Boon’s Heath, a County Wildlife Site (CWS 2191), is an area of bracken dominated heath on a very sandy, gravely soil that straddles the parish boundaries of Aldeby and Burgh St Peter. The site boasts impressive pollarded oaks, and amazing views across the Waveney Valley. Despite not having any water on site it is visited by lots of different dragonflies and is home to such species as little owl and sparrowhawk.
Please note this site is not a Norfolk Wildlife Trust reserve.
Habitat description from the Wildlife in Common Survey
Bracken (Pteridium aquilinum
)-dominated heath on sand and gravel, with scattered trees and occasional patches of blackthorn (Prunus spinosa
), hawthorn (Crataegus monogyna
), gorse (Ulex europaeus
) and bramble (Rubus fruticosus agg.
) scrub. Some old (possibly coppiced) oaks (Quercus robur
) occur, mostly to the south-west. Other trees include ash (Fraxinus excelsior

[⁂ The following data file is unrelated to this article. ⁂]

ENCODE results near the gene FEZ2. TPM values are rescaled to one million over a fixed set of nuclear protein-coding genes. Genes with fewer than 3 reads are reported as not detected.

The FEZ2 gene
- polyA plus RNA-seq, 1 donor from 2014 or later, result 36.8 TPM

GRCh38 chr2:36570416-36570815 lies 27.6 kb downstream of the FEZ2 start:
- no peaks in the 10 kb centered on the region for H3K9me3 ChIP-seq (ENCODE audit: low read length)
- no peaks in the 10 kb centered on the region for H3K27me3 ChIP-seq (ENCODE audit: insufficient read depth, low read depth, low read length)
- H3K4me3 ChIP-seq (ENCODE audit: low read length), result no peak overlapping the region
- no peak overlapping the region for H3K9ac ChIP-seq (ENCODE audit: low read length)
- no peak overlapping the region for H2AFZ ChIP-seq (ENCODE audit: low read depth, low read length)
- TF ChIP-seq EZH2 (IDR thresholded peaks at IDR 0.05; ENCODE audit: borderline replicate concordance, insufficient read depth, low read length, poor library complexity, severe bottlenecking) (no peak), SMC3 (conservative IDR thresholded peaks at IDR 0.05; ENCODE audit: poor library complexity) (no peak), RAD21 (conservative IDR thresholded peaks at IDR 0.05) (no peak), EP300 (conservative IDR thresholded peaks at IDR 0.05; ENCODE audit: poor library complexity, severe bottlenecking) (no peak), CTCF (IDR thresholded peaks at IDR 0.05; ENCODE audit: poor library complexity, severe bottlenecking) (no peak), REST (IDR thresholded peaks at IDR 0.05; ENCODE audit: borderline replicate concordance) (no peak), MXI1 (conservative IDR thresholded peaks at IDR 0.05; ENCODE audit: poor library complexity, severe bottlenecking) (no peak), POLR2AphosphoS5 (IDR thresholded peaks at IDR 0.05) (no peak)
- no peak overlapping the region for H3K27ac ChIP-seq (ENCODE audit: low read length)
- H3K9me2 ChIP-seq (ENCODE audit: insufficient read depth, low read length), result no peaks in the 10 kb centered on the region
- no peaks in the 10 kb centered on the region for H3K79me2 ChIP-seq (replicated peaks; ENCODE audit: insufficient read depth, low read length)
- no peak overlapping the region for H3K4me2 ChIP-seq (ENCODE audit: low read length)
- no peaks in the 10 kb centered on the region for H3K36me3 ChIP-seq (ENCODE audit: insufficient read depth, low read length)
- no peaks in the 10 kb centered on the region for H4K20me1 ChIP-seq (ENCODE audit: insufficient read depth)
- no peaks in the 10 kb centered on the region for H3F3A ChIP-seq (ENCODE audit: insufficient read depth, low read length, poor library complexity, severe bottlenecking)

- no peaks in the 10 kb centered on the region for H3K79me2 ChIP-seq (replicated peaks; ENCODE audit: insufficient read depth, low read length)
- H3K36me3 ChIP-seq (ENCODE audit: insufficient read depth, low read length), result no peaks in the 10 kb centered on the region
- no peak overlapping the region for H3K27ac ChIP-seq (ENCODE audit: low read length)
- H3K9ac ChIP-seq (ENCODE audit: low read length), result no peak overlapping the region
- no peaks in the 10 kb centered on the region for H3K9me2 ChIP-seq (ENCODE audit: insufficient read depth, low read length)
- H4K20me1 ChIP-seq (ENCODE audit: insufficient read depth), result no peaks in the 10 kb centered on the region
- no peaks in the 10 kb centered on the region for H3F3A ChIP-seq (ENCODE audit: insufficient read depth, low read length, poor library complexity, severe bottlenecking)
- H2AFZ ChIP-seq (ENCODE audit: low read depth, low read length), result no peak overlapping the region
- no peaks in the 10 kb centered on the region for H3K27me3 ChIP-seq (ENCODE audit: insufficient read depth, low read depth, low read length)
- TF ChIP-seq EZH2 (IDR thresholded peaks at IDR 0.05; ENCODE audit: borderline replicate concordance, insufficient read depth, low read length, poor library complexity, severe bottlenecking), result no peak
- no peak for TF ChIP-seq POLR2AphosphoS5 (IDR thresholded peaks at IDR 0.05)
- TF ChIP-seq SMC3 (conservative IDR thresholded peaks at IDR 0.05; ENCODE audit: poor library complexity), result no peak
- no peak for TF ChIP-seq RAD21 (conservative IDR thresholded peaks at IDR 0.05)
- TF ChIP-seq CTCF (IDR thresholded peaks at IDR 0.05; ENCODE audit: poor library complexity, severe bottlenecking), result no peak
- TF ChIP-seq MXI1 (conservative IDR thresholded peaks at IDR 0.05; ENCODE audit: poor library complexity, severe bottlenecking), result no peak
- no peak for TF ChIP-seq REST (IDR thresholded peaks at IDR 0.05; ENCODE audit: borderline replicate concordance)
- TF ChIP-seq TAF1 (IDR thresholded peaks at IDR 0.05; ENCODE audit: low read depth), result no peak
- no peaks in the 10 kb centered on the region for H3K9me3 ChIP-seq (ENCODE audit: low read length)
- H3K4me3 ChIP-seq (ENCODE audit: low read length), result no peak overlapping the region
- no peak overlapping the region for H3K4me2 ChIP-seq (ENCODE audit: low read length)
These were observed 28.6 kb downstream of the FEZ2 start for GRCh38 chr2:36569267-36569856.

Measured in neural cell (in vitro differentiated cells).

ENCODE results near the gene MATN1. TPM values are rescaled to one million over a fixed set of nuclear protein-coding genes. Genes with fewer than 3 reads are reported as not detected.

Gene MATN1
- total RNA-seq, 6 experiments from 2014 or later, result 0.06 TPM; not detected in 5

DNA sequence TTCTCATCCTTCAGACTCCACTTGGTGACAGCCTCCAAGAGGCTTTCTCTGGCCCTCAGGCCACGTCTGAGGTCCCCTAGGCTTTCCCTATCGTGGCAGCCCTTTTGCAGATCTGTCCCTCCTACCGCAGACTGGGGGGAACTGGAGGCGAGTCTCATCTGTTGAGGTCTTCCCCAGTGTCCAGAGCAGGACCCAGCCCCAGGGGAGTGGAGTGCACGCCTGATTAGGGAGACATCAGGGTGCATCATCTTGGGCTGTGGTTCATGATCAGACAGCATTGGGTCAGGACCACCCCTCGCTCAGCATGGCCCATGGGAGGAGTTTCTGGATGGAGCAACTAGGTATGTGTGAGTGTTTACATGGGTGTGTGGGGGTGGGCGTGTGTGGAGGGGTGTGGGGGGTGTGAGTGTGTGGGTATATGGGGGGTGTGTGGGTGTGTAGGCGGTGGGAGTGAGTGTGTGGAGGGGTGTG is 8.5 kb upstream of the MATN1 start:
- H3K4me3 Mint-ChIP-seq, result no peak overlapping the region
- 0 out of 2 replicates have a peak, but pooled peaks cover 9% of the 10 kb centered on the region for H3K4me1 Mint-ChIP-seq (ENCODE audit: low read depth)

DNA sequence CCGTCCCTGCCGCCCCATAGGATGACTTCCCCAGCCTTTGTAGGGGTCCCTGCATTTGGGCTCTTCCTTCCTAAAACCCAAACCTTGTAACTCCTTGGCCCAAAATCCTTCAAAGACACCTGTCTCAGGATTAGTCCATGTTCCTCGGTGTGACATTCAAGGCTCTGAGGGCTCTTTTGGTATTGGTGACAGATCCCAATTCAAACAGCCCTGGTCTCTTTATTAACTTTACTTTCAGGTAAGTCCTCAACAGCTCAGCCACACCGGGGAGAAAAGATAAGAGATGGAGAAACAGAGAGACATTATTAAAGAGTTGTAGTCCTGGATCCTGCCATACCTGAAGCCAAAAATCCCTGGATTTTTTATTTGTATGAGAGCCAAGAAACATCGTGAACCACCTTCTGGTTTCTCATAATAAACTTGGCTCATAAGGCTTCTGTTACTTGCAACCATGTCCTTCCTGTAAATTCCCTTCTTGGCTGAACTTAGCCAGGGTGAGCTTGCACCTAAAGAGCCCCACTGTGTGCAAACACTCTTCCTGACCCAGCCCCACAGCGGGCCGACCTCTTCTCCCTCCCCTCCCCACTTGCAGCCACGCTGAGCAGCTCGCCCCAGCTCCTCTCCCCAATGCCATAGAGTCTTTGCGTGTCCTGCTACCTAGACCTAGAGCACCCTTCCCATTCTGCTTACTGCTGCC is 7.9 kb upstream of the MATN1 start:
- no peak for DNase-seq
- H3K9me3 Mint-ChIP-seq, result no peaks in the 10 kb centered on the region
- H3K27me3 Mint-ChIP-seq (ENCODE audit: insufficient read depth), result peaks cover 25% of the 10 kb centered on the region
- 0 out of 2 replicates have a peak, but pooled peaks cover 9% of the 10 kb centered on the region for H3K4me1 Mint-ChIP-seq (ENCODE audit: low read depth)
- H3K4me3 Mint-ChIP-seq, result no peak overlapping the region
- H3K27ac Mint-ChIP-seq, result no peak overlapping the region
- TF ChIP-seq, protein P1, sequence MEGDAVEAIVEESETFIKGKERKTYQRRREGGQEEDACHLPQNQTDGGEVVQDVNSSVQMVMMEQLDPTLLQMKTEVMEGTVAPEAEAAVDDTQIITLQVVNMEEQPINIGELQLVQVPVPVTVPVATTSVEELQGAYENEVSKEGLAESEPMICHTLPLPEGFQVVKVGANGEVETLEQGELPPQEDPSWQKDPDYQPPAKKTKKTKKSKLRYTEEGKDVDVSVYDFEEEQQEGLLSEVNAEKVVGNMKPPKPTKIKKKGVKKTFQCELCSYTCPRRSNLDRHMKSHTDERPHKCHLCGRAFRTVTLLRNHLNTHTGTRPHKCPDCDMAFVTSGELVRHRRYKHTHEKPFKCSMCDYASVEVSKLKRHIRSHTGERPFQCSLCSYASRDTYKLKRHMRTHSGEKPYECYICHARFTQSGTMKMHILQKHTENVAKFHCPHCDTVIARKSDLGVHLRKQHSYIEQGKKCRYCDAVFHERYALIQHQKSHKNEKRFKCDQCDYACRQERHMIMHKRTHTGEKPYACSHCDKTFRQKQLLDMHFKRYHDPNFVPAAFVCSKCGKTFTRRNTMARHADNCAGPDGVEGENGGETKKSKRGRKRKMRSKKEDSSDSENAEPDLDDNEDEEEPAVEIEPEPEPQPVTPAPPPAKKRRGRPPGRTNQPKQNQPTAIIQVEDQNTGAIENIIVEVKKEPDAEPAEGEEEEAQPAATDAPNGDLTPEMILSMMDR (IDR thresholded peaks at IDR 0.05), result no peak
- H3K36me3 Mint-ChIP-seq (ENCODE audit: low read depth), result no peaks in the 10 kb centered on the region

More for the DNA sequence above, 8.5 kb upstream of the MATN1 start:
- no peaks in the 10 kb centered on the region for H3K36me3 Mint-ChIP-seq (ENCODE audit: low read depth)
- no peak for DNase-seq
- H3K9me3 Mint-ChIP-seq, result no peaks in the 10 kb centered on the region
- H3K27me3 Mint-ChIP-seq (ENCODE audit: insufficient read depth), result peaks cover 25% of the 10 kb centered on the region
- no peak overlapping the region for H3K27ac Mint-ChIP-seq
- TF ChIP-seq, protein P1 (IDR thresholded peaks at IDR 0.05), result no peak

), silver birch (Betula pendula
), elder (Sambucus nigra
) and hazel (Corylus avellana
A picnic area in the north of the site is regularly cut, keeping the bracken lower and allowing sheep’s sorrel (Rumex acetosella
) and mosses to increase across this area.
During the summer months the tall, dense bracken and areas of bramble make much of the site impassable to the casual visitor. Some paths are kept open, most notably Soft Road (the south and east boundary path), and a central north-south path, linking Gray’s Road in the north to the southern stretch of Soft Lane.
There are areas of past sand extraction to the east of the site. The west of the site becomes increasingly steep-sided, with the central low area dense with tall bracken and patches of bramble.
A newly planted but well-established field maple (Acer campestre
) and spindle (Euonymous europaeus
) hedge occurs on the northern edge of this western part of the common. Other areas of less-well established new hedging occur on the south, east and west site boundaries. There is a stretch of remnant hawthorn hedge by the north-west access point to the common.
An area of neutral grassland has been established to the immediate south-east of the site, just beyond the boundary, this includes ox-eye daisy (Leucanthemum vulgare
) and Lady’s bedstraw (Galium verum